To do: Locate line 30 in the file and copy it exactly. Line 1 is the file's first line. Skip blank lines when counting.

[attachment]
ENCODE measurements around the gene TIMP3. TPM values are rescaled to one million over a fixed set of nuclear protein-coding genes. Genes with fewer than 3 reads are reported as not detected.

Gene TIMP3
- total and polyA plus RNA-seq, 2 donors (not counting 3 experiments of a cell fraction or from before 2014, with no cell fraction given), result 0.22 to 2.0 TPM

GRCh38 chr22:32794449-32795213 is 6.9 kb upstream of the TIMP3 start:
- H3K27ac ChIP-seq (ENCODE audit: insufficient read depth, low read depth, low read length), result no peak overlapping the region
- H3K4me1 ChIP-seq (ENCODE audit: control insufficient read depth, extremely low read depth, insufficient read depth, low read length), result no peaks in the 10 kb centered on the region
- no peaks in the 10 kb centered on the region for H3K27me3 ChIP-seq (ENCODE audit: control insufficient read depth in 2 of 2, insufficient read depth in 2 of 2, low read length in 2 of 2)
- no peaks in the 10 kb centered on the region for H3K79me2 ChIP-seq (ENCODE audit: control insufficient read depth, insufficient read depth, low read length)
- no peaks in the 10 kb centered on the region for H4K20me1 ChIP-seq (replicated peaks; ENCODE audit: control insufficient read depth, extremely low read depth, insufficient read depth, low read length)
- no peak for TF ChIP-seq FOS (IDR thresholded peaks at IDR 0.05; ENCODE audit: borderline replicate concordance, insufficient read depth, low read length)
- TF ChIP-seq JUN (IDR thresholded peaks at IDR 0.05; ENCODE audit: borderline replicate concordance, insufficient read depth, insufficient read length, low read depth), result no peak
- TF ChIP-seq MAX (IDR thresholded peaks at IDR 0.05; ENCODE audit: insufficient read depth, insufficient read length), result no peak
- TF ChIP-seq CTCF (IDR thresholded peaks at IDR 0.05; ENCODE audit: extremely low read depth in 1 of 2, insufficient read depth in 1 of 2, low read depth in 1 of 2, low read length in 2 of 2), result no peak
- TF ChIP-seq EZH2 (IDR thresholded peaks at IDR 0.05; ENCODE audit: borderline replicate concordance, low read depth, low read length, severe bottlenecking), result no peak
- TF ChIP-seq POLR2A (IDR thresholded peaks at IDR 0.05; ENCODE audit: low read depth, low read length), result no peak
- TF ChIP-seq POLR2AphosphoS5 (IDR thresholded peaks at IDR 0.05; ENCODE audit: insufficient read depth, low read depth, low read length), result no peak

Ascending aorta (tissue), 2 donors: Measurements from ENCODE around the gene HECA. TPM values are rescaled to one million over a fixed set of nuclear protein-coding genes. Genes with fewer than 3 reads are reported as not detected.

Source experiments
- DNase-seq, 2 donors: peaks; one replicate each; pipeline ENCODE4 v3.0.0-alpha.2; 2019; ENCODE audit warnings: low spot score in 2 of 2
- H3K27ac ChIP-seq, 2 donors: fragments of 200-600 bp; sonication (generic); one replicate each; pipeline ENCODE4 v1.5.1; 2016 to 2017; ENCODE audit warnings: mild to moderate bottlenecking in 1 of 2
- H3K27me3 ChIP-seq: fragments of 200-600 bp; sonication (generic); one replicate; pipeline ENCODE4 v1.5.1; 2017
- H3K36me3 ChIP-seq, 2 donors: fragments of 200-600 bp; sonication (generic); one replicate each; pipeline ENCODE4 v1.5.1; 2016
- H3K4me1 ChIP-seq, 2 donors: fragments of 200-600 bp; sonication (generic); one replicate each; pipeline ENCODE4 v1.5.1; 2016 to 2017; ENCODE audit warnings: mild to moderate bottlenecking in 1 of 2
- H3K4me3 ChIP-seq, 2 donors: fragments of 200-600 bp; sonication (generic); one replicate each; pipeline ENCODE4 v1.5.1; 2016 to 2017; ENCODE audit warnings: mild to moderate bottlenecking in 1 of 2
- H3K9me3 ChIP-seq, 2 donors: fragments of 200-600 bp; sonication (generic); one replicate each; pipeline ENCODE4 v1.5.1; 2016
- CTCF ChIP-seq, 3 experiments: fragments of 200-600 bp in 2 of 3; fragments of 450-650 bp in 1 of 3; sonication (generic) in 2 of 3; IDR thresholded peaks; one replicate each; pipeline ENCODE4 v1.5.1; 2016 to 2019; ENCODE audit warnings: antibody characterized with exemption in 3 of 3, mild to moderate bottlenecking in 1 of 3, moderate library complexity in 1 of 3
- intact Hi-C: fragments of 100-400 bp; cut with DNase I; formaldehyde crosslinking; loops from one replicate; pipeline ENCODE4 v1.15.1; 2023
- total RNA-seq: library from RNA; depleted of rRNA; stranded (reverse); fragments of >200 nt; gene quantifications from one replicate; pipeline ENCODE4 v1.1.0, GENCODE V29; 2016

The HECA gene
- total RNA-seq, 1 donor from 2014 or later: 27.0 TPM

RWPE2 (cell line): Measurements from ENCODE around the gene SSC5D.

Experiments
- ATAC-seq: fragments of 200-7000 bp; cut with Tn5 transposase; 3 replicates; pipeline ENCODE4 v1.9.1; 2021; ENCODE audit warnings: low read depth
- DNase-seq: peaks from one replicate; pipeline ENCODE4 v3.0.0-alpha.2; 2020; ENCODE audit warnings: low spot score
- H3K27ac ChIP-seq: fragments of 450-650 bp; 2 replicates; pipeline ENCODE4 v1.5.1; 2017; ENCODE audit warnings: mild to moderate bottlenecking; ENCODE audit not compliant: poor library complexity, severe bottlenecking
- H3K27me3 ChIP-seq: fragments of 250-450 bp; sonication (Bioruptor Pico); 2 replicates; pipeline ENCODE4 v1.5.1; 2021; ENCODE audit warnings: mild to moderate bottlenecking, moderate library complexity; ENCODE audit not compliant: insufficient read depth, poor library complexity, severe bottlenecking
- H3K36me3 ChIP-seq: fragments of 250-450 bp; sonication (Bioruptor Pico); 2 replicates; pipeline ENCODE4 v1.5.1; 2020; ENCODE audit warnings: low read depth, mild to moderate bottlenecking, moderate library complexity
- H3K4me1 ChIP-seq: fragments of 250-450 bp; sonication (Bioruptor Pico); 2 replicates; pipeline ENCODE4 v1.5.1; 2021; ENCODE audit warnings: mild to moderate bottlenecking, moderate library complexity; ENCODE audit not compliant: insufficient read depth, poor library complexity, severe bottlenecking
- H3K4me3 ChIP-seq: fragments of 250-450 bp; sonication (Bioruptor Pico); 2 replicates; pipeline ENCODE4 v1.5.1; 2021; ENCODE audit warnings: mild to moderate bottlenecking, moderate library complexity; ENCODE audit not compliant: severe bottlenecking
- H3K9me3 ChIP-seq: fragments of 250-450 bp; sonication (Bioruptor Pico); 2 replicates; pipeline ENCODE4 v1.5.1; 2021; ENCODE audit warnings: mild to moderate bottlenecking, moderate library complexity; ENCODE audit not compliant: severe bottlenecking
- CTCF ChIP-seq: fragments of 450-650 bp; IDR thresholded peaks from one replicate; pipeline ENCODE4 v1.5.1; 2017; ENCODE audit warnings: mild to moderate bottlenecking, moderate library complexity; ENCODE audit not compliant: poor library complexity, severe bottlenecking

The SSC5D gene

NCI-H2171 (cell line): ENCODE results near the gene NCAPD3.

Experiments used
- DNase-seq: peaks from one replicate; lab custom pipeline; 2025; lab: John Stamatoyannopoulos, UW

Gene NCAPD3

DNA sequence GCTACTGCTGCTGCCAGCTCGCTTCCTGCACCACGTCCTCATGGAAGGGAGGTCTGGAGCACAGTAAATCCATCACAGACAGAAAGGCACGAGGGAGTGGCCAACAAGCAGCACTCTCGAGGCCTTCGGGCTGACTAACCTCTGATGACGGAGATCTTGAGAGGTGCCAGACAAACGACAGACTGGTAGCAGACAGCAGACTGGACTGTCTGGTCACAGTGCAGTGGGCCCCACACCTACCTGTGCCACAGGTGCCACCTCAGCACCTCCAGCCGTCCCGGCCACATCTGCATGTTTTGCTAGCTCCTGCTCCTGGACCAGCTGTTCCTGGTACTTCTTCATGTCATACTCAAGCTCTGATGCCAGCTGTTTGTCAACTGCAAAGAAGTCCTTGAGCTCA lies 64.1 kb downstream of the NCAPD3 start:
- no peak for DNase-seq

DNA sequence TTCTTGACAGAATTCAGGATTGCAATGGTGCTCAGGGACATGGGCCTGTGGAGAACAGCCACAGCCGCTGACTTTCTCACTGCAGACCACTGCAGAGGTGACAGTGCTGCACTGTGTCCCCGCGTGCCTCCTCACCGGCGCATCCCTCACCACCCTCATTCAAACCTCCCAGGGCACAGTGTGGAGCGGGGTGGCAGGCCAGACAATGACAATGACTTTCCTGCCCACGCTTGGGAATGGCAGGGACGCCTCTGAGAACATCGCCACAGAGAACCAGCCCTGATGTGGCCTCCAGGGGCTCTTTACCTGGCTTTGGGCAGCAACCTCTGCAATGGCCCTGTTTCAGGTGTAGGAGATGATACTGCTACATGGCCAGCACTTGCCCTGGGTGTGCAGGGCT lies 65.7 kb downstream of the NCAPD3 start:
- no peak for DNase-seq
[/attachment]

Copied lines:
- total RNA-seq, 1 donor from 2014 or later: 27.0 TPM